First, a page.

B Coming of age drama
Written & Directed by Athina Rachel Tsangari
You have to adjust yourself to the slow pace of Athina Rachel Tsangari’s story of a young woman simultaneously facing her budding sexuality (at the rather late age of 23) and her father’s mortality. The static and low-key opening scene of two women kissing in the most awkward way possible sets the tone: Be patient, and you’ll be rewarded with the acquaintance of a few unique individuals, as well as some genuine and human laughs.
In fact, Attenberg has the funniest sex scene i have ever seen—and it’s entirely character-driven. As well as being funny, its poignant, sweet, and innocent. It’s also surprisingly graphic (not quite hardcore) and surprisingly erotic.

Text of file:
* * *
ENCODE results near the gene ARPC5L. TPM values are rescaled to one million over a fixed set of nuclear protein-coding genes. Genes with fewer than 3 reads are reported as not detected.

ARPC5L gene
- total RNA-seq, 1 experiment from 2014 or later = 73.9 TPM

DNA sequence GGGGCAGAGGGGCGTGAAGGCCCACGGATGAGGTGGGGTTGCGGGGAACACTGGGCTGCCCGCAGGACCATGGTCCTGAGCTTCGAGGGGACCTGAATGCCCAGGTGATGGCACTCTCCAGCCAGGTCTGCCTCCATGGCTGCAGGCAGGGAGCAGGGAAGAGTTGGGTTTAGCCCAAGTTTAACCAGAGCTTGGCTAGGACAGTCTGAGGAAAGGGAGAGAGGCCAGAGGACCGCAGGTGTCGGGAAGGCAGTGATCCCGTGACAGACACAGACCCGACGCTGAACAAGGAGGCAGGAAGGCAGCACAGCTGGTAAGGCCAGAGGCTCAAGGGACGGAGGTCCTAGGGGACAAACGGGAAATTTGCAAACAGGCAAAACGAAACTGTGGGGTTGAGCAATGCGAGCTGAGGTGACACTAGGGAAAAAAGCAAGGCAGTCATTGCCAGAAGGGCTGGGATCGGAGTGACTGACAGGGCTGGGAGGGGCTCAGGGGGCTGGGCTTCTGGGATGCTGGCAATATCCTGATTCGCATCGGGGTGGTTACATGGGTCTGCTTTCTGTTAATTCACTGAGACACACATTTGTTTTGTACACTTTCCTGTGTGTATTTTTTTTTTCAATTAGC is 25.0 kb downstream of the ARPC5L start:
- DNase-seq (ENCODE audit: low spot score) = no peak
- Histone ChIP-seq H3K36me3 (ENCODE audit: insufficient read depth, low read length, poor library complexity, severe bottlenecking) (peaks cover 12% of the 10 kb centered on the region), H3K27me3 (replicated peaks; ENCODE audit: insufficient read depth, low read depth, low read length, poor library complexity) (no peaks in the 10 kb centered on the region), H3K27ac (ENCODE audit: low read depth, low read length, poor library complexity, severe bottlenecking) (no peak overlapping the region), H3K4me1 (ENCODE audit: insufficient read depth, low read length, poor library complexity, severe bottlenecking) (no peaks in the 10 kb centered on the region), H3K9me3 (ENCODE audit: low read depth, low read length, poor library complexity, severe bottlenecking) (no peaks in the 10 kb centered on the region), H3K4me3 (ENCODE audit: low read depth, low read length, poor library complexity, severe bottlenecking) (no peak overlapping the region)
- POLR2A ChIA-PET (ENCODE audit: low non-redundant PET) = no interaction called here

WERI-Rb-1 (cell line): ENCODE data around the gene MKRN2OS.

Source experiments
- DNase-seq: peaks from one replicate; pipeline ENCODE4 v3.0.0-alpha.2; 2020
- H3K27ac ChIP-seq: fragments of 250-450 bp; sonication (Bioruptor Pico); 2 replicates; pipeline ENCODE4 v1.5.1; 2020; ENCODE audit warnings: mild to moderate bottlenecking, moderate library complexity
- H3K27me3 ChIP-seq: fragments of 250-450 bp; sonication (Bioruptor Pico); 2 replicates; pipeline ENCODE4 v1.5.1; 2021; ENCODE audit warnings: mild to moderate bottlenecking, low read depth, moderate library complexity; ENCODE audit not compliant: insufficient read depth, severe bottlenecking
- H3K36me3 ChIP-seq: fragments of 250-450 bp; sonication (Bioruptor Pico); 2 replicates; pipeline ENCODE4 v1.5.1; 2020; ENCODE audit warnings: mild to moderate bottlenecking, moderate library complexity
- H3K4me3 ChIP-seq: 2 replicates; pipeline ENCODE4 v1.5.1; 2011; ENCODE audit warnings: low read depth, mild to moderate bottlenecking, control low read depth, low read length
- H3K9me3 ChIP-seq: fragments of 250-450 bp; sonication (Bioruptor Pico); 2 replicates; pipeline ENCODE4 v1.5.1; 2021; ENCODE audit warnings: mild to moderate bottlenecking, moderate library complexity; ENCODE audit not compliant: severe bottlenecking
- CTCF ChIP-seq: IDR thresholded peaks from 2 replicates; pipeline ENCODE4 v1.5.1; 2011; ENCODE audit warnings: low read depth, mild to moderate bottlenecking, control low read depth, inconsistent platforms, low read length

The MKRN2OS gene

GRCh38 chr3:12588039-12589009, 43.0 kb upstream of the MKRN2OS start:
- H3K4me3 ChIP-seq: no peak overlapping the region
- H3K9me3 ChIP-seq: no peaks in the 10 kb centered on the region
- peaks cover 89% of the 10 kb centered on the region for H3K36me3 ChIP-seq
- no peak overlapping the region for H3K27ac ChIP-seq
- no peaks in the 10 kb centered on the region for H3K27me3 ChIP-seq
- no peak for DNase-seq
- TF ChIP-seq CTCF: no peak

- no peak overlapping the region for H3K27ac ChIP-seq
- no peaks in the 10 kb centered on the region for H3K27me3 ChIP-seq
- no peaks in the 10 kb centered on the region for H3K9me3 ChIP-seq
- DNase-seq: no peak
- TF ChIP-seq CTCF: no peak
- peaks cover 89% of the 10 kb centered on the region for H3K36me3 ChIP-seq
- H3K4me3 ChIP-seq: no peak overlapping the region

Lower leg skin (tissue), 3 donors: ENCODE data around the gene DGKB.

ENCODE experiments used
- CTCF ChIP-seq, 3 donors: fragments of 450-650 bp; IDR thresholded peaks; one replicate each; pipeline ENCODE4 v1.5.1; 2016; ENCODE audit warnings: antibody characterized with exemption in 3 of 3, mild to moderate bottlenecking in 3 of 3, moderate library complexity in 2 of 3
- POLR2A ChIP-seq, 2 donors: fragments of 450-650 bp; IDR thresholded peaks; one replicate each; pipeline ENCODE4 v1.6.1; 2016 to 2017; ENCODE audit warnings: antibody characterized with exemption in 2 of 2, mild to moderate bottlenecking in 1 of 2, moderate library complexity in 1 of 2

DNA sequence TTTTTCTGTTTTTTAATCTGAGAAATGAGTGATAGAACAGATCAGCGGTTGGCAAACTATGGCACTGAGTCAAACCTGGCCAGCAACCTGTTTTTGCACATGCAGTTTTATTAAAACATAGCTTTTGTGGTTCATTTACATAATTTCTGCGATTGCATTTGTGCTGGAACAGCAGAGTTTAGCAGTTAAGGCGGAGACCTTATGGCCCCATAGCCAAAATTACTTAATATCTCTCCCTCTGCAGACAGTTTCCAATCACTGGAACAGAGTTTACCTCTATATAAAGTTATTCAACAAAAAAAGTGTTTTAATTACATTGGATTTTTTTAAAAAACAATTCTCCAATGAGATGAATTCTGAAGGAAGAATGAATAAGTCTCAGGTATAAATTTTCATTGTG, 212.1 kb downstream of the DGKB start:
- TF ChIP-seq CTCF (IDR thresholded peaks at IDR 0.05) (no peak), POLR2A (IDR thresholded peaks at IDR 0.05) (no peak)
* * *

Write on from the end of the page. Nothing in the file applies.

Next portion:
Marina (Ariane Labe) is 23, a virgin, and living with her sick father. She’s ambivalent about sex, and disapproving. She uses the word slut to describe her best friend Bella (Evangelia Rando). When her father admits that he has not been celibate since her mother died, she’s disappointed.
Marina loves animal documentaries—especially those starring celebrity naturalist David Attenborough. The film’s title comes from Bella’s mocking mispronunciation of the name. She also loves to imitate the animals, by herself, with Bella,or with her father, with whom she’s very muich dependent on emotionally. The two young women also love to do these bizarre and rather silly dance-like walks together.
But she still lives with her father, is scared of other men, and doesn’t want to detach herself. She has some growing up to do.
I saw Attenberg at the 2011 San Francisco International Film Festival.
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